"We felt that people needed to hear it," answers Solrac. "It was the first stuff that came out of our heads. It may be old, but it's our roots. We feel we have to give people the history of 10Bass T. We could have spent all last year recording all new songs or re-recording the old ones, but we just said, Let's put out our old stuff and go from there."


THERE ARE two distinct sides to 10Bass T. In this corner: mirror-gazing existentialism. Like the Beats before them, the group openly explores for a sense of authentic identity. With "Third World/First Person" and "Some Say We're Spanish Some Say We're Black," 10Bass T probes inward. Jack Kerouac's Beat Bible, On the Road, clearly influenced Do You Know the Way?, and it's no wonder the CD begins with a question: Is there a Beat generation? "We feel like we're lost," explains Milo. "We're trying to find our way, and we recognize that."

In the other corner: hip-hop bravura aimed at nonbelievers. "Good Times" and "10Bass Hit" dispute the received wisdom that the group's early success was a fluke. On the classic battle rhyme that closes "Scratch and Sniff," Solrac boldly challenges, "If you don't like my style, scratch and sniff my ass."

"I go to a lot of these clubs and see kids freestyling, and it's old hat," said Solrac. "Any day of the week, I can get up and battle any emcee, because I have a million styles. I'm never afraid to say that, because I can back it up onstage. It's hip-hop; you have to brag about yourself. I can go against you any day. I can flow to anything. I'll kick anybody's ass."

NEWTON'S THIRD LAW of motion states that for every action, there is a reaction. For 10Bass T, one year of glory was followed by two years of inaction and apathy. At its creative and critical peak, 10Bass T performed every show and showcase it could land, from opening for the Disposable Heroes of Hiphoprisy and Shonen Knife to playing the lauded underground Bomb showcase and flooding the stage with 10 musicians opening for Counting Crows. ("It was like Earth, Wind and Fire," cracks Milo.)

10Bass T quickly earned a reputation for its live act, but the band had no product to push. All it possessed was 200 copies of an eight-song demo tape. Fifty were sent to labels, another 50 went to DJs, and the rest went to newspapers and friends, leaving nothing for new fans to pick up. Learning from the experience, 10Bass T vows to do things differently with Do You Know the Way?

"We wasted our time doing shows and didn't make any money so that's when we decided to put this record out," Solrac explains. "Now, when we hit the clubs again, we'll have a record to promote. And we have T-shirts and hats. It's a business. We want to make music, but we also need to support ourselves."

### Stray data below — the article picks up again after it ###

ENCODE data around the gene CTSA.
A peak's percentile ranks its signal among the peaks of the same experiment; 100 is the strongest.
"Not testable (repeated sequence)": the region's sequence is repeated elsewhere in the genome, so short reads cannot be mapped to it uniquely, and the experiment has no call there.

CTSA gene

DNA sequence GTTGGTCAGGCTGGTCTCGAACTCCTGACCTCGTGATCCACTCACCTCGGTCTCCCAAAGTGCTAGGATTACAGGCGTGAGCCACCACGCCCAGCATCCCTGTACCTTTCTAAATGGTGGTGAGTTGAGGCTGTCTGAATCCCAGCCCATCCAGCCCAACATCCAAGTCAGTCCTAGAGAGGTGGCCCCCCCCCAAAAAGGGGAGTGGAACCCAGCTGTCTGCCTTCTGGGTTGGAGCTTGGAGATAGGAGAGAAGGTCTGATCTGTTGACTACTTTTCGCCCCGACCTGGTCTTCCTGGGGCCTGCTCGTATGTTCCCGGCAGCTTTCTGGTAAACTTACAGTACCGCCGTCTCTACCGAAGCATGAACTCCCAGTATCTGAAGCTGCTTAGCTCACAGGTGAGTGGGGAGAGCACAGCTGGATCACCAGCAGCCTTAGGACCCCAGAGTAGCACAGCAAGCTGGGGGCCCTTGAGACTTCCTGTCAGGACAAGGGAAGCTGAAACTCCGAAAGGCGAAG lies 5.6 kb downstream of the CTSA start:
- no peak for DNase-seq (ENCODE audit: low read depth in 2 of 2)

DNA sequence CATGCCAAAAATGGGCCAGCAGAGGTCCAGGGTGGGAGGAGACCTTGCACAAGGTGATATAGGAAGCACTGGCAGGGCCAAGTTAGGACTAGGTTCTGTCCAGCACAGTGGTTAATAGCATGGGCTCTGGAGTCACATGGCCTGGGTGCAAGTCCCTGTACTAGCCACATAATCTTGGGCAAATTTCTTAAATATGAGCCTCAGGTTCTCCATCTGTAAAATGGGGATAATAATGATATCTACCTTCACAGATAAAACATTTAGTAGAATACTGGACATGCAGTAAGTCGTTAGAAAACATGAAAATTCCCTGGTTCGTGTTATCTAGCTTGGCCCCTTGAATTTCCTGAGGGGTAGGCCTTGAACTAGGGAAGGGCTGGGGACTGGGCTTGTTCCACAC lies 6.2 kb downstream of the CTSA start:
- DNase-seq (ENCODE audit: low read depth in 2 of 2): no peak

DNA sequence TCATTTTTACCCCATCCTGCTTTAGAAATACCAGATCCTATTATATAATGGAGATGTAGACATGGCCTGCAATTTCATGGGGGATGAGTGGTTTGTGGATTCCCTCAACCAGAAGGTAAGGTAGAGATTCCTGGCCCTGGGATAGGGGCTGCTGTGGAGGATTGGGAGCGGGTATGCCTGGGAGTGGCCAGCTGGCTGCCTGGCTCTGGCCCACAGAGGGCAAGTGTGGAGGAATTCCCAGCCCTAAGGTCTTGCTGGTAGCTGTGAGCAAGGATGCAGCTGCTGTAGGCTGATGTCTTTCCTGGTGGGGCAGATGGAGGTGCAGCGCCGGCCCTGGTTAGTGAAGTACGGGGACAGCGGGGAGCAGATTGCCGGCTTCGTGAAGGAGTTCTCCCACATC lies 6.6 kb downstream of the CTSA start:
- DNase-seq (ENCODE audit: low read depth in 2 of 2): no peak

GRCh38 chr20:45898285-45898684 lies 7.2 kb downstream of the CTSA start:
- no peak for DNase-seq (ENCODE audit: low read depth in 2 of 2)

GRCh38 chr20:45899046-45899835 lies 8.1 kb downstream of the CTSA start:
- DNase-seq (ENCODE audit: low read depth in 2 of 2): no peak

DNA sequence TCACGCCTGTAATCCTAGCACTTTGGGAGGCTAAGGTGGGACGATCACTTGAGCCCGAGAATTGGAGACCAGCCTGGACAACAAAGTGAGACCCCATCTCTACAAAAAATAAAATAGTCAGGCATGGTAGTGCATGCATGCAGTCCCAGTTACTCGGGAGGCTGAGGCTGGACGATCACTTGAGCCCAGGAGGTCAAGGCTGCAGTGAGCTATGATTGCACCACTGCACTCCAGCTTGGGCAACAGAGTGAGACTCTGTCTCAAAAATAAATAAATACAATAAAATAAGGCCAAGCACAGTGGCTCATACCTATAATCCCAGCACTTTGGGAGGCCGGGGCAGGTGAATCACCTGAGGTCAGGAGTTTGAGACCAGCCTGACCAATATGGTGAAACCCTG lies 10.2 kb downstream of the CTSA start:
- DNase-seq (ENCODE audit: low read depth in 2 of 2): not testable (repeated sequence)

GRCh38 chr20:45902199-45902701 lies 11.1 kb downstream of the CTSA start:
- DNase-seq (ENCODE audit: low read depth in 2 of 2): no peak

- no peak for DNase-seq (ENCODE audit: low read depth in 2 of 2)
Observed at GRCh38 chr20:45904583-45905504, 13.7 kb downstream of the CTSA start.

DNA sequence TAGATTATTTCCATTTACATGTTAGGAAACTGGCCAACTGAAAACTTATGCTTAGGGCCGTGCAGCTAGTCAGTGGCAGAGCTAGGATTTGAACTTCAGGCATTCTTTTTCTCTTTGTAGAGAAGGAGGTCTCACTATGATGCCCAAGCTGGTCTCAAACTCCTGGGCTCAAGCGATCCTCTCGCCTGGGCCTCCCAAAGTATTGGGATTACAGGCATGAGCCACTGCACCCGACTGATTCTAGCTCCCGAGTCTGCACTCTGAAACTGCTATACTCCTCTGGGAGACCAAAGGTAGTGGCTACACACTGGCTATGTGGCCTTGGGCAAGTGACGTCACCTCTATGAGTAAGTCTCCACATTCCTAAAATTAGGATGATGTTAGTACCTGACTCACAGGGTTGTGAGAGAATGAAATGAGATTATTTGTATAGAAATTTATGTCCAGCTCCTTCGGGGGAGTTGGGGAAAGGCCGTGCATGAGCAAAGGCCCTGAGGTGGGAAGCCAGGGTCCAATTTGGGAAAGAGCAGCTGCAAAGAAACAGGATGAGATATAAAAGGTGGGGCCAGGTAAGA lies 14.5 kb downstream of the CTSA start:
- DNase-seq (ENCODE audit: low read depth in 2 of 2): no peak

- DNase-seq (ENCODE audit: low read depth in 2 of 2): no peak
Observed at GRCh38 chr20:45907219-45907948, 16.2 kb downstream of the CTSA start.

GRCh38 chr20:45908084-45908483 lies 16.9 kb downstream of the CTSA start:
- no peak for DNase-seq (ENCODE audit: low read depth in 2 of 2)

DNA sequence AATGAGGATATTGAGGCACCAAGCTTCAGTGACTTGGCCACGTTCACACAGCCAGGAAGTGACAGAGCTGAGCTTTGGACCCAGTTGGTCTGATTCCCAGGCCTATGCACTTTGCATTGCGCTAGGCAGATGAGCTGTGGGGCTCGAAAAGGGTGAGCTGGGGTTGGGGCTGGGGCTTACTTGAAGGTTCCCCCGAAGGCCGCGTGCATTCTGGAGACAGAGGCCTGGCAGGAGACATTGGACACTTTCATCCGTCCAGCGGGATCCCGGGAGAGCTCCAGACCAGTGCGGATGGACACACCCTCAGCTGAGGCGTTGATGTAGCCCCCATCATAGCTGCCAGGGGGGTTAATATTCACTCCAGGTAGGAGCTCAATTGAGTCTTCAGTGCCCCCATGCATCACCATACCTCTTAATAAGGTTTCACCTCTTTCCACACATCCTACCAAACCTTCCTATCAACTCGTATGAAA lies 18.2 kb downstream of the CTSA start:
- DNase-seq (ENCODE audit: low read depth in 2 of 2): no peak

Milo, who labels himself "hypercritical," doesn't think that the demo properly captured the band's sound: "It was our baby! We weren't really practicing; it was us just screwing around. Then, all of a sudden, the labels called saying they want to see a show, and they saw us at the embryonic stage when we weren't really hitting it. Later, as we got better, they stopped coming."

Even some of the fans stopped caring. During a 1993 Oasis show opening for then red-hot Digable Planets, Milo took a penny to the face. Visibly shaken, the group quickly wrapped up and scurried offstage. Opening for the Fugees at the Ajax Lounge in San Jose, Solrac nearly set off a riot by repeating "Fuck San Francisco" during a freestyle rap. He was kidding, of course, but many didn't see it that way.

The love affair came to an abrupt end during a 1994 headlining show at the Ajax. Solrac bent backup band Congo Square in odd shapes, killing any spontaneity, while repeating the line "I'm runnin' and I'm runnin' and I'm runnin' and I'm runnin'." The night became a running joke among those unlucky enough to catch it; 10Bass T was runnin' and runnin' and runnin' out of things to say. This lackadaisical attitude toward its live show had fans pronouncing the group dead.

Solrac defends his displays, making an allusion to Kerouac's legendary free-form style. "Artists want to be liked," says Solrac. "It's easy to fall into that and do whatever the crowd likes. We want to stay true to what we want to hear and what we like."

The comeback started June 13 of this year, when 10Bass T opened for the Greyboy All-Stars at the Usual in San Jose. After so many sold-out crowds in the past, the empty dance floor was a wake-up call. The 10Bass T trio was augmented by a bassist, drummer and keyboardist for the unrehearsed five-song set. It wasn't a 10, more like a six and a half, but it was a start.

Pinning a label on the sound that night isn't easy. Hardcore, freestyle or acid jazz--none really fits. It was 10Bass T's unique rhyme-by-design style, free of jingoistic "West Siiiiide!" pride.

"There's room for other styles," intones Milo. "I don't like it when people say you gotta be dreadlocked, wearing Tommy Hilfiger [clothing]. I think if you're conscious, other conscious people will turn on to what you're into. I do it because I like the music. You just got to be true to your music. Be positive, and positive things will happen. That's keeping it real. We want to be respected as who we are."

All this positivity didn't go unchecked. Newton's law was in full effect at the video-transfer session: the Camaro got towed. Rather than submit to the solemn omen, however, Solrac quickly countered by selling a 10Bass T CD to a guy waiting in the towed-car pickup area. 10Bass T has battled emcees, snaky major-label A&Rs, music trends, their own diffidence and a fickle public--Newtonian physics better step elsewhere.

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From the July 25-31, 1996 issue of Metro